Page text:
Geographic Tongue Decoded: Insights into Causes, Evaluation, and Treatment Approaches

Geographic tongue presents as a harmless, persistent, inflammatory condition affecting the oral cavity, with its exact cause remaining unknown. This article focuses on assessing and managing geographic tongue, emphasizing the collaborative efforts of the interprofessional team in its evaluation and treatment. It thoroughly examines the clinical and histopathological aspects, pathogenesis, potential causes, assessment, associated factors, treatment options, and overall management of geographic tongue.


  • Determine the underlying causes of geographic tongue.
  • Assess the most suitable methods for evaluating geographic tongue.
  • Present the various management choices for geographic tongue.
  • Explain strategies for enhancing care coordination and communication among the interprofessional team to enhance geographic tongue treatment and outcomes.

Introduction on Geographic Tongue

Initially described by Rayer in 1831, the geographic tongue represents a benign chronic inflammatory condition of the oral cavity; the exact cause remains unknown [1]. It is alternatively termed benign migratory glossitis, erythema migrans, annulus migrans, and a wandering tongue rash [1,2,3,4]. Typically, it presents as painless erythematous and migrating circular patches, creating a distinct map-like appearance [1,5]. These patches persist for several days to weeks before vanishing and reappearing elsewhere in the oral cavity [1,6]. While primarily found on the lateral and dorsal aspects of the tongue, extra-lingual lesions may also emerge on the lips, labial and buccal mucosa, and the floor of the mouth [1,2,4]. Geographic tongue exhibits associations with various conditions, leading to diverse theories regarding its pathogenesis.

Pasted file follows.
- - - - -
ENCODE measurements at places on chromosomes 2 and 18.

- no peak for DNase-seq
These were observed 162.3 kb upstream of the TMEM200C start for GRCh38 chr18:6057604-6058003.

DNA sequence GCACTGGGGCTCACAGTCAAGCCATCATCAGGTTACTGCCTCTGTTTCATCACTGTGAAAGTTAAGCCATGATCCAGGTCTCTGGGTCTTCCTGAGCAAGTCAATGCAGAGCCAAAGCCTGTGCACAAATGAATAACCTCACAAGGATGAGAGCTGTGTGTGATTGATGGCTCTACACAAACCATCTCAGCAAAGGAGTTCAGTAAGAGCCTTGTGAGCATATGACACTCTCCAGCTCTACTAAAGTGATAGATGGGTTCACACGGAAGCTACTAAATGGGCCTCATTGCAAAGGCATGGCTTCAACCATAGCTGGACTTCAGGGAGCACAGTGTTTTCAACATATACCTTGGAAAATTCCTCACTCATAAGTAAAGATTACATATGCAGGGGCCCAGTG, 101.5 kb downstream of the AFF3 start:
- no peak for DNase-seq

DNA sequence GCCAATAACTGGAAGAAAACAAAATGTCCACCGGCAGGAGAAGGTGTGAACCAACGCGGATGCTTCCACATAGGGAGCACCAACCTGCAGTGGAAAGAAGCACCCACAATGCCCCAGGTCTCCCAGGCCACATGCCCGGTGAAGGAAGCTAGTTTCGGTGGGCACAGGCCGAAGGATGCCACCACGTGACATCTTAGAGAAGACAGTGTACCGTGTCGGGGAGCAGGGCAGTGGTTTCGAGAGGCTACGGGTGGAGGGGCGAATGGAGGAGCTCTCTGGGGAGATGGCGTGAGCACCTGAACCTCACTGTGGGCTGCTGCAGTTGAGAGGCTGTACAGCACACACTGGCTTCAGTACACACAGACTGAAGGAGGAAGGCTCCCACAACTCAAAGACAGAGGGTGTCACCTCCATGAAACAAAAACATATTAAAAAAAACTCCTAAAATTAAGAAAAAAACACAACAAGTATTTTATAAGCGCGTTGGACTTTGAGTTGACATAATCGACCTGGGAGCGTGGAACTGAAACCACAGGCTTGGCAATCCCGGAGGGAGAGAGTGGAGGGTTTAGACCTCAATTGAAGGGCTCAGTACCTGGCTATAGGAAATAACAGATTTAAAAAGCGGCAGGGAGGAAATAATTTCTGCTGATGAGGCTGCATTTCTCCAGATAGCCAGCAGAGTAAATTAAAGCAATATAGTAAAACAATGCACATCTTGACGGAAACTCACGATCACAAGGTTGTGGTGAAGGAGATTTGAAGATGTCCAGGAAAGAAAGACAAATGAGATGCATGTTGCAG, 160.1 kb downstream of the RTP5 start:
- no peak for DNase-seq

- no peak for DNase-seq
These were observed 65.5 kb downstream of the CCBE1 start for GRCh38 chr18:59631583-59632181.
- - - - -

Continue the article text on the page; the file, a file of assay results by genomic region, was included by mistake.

The exact etiology of the geographic tongue remains largely elusive, though several theories have been posited [1,2]. Psychosomatic and hereditary influences have been proposed as potential factors in its development [2]Redman et al. observed a heightened occurrence of geographic tongue among individuals with mental health issues [7]Ebrahimi et al. demonstrated a correlation between reduced stress levels and the healing of geographic tongue lesions, further indicating a link between stress and the condition [2]. Additionally, familial and hereditary elements may play a role, with Redman et al. noting a higher prevalence of geographic tongue among first-degree relatives than a control group [1,4]. They also found a notably elevated condition occurrence in parents and siblings compared to the general population, suggesting a potential polygenetic inheritance pattern for this disorder [8].


The geographic tongue usually begins during childhood, affecting approximately 1% to 2.5% of the global population. In children, its prevalence ranges from 0.37% to 14.3%. The highest occurrence is observed in individuals aged 20 to 29, accounting for around 39.4% of cases. Moreover, geographic tongue exhibits a slightly higher prevalence among women than men [1,2].